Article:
Browser Softphone Tutorial

In this tutorial we will explain how to create the basic functionality for a browser-based software phone (softphone) using the Jabra library in conjunction with WebRTC. WebRTC is a set of native browser APIs that provides a relatively simple way of doing real-time peer-to-peer communication with audio and video.

Try Demo

Prerequisites

  • This tutorial assumes some knowledge on how to use the Jabra library covered in other documentation, such as the Managing Calls section of the Developer's Guide.
  • The tutorial refers to device assuming that selection of an active Jabra device is handled in the UI.

Summary

We will go through the following steps:

  • The flow of controlling audio tracks in conjunction with the Jabra library.
  • Initialize an audio stream with the selected Jabra device.
  • Initialize a peer connection (for demo purposes both local and remote connection will be within same webpage).
  • Playback "remote" audio.

The tutorial will focus on audio, but most concepts can be used with video as well.

Softphone flow

A softphone consists of three key elements: local audio (your audio), remote audio (audio of the person(s) you are talking to) and the connection between the two. Luckily, the browser does most of the heavy lifting for all three elements, so our primary job is to handle the flow correctly.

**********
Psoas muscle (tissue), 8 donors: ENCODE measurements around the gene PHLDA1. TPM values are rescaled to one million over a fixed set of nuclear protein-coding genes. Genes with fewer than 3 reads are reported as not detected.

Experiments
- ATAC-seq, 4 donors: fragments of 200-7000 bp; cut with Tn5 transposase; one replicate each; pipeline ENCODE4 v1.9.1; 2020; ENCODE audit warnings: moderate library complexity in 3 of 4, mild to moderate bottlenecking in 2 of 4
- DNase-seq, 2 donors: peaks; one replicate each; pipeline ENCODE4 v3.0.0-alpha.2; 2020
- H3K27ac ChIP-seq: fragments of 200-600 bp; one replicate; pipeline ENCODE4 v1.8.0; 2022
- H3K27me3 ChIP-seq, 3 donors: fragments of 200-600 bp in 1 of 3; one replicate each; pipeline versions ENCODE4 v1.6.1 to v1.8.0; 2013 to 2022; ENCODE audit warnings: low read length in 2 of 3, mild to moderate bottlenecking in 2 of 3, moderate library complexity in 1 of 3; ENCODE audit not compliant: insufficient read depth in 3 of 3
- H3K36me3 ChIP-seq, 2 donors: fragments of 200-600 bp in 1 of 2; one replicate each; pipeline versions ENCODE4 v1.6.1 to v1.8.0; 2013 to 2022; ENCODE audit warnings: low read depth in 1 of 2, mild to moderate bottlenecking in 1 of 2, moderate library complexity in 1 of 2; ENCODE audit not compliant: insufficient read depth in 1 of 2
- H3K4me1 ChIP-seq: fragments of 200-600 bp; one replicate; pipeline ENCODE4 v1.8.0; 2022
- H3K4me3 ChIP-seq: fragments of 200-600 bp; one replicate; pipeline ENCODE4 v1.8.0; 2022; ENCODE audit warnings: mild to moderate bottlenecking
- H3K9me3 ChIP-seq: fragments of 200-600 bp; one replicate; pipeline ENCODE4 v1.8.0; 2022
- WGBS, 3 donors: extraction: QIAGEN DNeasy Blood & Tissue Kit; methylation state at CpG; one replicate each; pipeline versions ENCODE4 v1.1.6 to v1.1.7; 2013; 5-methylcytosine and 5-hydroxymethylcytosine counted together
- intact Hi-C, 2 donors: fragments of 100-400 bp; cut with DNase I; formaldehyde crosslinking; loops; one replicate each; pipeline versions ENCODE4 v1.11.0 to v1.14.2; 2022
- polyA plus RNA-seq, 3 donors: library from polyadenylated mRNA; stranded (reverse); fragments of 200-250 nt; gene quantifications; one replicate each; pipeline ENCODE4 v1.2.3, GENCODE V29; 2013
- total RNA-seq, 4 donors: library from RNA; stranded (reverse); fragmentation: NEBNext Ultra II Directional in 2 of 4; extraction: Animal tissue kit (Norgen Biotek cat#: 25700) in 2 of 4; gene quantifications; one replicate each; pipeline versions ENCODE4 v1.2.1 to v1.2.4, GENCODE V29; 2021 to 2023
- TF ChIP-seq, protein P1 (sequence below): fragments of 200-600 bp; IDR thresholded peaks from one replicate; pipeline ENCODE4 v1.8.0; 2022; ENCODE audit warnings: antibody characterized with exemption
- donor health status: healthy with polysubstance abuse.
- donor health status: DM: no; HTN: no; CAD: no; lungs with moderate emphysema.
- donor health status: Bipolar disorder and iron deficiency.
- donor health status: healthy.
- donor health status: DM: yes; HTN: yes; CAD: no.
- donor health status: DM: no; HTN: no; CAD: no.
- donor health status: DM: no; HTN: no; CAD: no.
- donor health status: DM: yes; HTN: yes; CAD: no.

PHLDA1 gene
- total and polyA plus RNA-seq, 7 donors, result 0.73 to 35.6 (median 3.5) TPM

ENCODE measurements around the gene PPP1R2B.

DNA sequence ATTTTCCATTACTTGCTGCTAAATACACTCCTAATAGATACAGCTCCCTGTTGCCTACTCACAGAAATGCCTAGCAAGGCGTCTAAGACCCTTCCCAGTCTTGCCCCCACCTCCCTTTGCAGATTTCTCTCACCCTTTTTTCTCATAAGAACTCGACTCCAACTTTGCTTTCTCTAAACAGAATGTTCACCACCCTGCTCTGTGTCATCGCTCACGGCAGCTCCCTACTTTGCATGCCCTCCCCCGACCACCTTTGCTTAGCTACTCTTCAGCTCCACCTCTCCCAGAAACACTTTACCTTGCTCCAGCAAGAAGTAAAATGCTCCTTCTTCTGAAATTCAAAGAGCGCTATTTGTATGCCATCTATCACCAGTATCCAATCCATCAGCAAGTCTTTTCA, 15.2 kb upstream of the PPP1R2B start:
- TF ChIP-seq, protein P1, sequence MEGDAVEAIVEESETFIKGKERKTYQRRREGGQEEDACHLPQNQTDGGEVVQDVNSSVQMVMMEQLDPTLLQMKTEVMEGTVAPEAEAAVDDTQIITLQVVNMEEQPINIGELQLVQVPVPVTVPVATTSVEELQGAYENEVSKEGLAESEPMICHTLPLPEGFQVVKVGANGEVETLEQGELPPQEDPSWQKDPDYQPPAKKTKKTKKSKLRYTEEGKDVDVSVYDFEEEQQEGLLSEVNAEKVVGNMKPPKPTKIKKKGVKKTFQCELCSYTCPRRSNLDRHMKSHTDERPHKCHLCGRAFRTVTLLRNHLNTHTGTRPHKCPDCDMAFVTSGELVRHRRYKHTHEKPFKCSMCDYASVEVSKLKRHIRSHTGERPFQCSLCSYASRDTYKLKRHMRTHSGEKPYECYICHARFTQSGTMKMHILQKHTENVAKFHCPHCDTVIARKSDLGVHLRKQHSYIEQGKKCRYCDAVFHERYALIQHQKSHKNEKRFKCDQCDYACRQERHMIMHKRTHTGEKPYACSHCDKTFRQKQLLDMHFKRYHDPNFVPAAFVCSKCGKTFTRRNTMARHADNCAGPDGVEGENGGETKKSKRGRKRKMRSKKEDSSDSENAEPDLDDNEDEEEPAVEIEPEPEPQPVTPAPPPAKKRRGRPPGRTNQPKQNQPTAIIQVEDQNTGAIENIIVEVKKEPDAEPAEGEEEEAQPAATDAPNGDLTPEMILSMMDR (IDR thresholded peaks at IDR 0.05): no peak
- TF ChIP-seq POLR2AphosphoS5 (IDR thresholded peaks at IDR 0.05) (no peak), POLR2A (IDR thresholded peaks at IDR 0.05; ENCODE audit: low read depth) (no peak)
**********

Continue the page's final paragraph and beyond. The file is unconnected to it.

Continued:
Create an ICallControl object

The first step of performing any call control-related functionality on a device is to initialize the Call Control module. This is done by creating a CallControlFactory object and using it to create an ICallControl object associated with a Jabra device.

See the Initializing a Module section of the Initialize page of the Developer's Guide for more information on the above.

[Note] For the rest of this tutorial, we will assume the ICallControl instance for device "X" is called callControl.

Start a call

The first step is to start a call. In our example we assume that the user presses a start-call button in the UI to trigger this intent.

As explained in the call control tutorial, we need to acquire a call lock from the device in order to use call-control APIs.